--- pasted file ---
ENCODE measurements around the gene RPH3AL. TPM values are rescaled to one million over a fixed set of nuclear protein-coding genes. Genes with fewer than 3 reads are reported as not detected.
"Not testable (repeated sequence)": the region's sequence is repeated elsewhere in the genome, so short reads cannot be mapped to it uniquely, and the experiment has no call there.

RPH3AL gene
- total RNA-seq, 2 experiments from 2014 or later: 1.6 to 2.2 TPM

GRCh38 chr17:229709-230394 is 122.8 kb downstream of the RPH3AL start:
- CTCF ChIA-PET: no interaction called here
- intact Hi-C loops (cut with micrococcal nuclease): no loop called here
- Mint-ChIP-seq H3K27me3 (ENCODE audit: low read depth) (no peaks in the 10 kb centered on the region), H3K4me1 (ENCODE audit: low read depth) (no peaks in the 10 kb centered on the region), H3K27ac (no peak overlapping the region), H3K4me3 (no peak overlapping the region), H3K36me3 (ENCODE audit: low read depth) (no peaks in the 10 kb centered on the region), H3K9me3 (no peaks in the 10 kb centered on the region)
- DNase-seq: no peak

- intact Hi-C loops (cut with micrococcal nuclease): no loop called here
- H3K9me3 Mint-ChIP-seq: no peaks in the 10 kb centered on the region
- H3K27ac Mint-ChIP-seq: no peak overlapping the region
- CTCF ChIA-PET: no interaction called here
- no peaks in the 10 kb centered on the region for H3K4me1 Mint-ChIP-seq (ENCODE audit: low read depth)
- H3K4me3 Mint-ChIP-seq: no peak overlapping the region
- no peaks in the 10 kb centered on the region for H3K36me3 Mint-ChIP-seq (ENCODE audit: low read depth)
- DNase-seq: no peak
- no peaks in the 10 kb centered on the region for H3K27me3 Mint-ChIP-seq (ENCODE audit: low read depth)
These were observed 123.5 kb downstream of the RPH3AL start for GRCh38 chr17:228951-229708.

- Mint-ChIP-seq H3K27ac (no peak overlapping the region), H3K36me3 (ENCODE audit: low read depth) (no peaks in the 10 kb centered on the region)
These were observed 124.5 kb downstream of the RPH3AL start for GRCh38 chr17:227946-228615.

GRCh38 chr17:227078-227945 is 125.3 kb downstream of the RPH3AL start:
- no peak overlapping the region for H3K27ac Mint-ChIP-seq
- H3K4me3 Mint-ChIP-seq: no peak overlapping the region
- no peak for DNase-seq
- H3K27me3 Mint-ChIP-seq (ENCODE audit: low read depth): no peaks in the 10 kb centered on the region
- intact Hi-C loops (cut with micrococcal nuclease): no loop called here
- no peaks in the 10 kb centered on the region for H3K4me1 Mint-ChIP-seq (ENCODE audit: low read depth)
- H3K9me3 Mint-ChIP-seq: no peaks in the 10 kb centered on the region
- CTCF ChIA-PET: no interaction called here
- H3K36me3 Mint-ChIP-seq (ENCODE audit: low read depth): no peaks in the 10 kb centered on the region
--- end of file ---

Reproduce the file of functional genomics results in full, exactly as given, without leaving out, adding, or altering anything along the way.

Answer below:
ENCODE measurements around the gene RPH3AL. TPM values are rescaled to one million over a fixed set of nuclear protein-coding genes. Genes with fewer than 3 reads are reported as not detected.
"Not testable (repeated sequence)": the region's sequence is repeated elsewhere in the genome, so short reads cannot be mapped to it uniquely, and the experiment has no call there.

RPH3AL gene
- total RNA-seq, 2 experiments from 2014 or later: 1.6 to 2.2 TPM

GRCh38 chr17:229709-230394 is 122.8 kb downstream of the RPH3AL start:
- CTCF ChIA-PET: no interaction called here
- intact Hi-C loops (cut with micrococcal nuclease): no loop called here
- Mint-ChIP-seq H3K27me3 (ENCODE audit: low read depth) (no peaks in the 10 kb centered on the region), H3K4me1 (ENCODE audit: low read depth) (no peaks in the 10 kb centered on the region), H3K27ac (no peak overlapping the region), H3K4me3 (no peak overlapping the region), H3K36me3 (ENCODE audit: low read depth) (no peaks in the 10 kb centered on the region), H3K9me3 (no peaks in the 10 kb centered on the region)
- DNase-seq: no peak

- intact Hi-C loops (cut with micrococcal nuclease): no loop called here
- H3K9me3 Mint-ChIP-seq: no peaks in the 10 kb centered on the region
- H3K27ac Mint-ChIP-seq: no peak overlapping the region
- CTCF ChIA-PET: no interaction called here
- no peaks in the 10 kb centered on the region for H3K4me1 Mint-ChIP-seq (ENCODE audit: low read depth)
- H3K4me3 Mint-ChIP-seq: no peak overlapping the region
- no peaks in the 10 kb centered on the region for H3K36me3 Mint-ChIP-seq (ENCODE audit: low read depth)
- DNase-seq: no peak
- no peaks in the 10 kb centered on the region for H3K27me3 Mint-ChIP-seq (ENCODE audit: low read depth)
These were observed 123.5 kb downstream of the RPH3AL start for GRCh38 chr17:228951-229708.

- Mint-ChIP-seq H3K27ac (no peak overlapping the region), H3K36me3 (ENCODE audit: low read depth) (no peaks in the 10 kb centered on the region)
These were observed 124.5 kb downstream of the RPH3AL start for GRCh38 chr17:227946-228615.

GRCh38 chr17:227078-227945 is 125.3 kb downstream of the RPH3AL start:
- no peak overlapping the region for H3K27ac Mint-ChIP-seq
- H3K4me3 Mint-ChIP-seq: no peak overlapping the region
- no peak for DNase-seq
- H3K27me3 Mint-ChIP-seq (ENCODE audit: low read depth): no peaks in the 10 kb centered on the region
- intact Hi-C loops (cut with micrococcal nuclease): no loop called here
- no peaks in the 10 kb centered on the region for H3K4me1 Mint-ChIP-seq (ENCODE audit: low read depth)
- H3K9me3 Mint-ChIP-seq: no peaks in the 10 kb centered on the region
- CTCF ChIA-PET: no interaction called here
- H3K36me3 Mint-ChIP-seq (ENCODE audit: low read depth): no peaks in the 10 kb centered on the region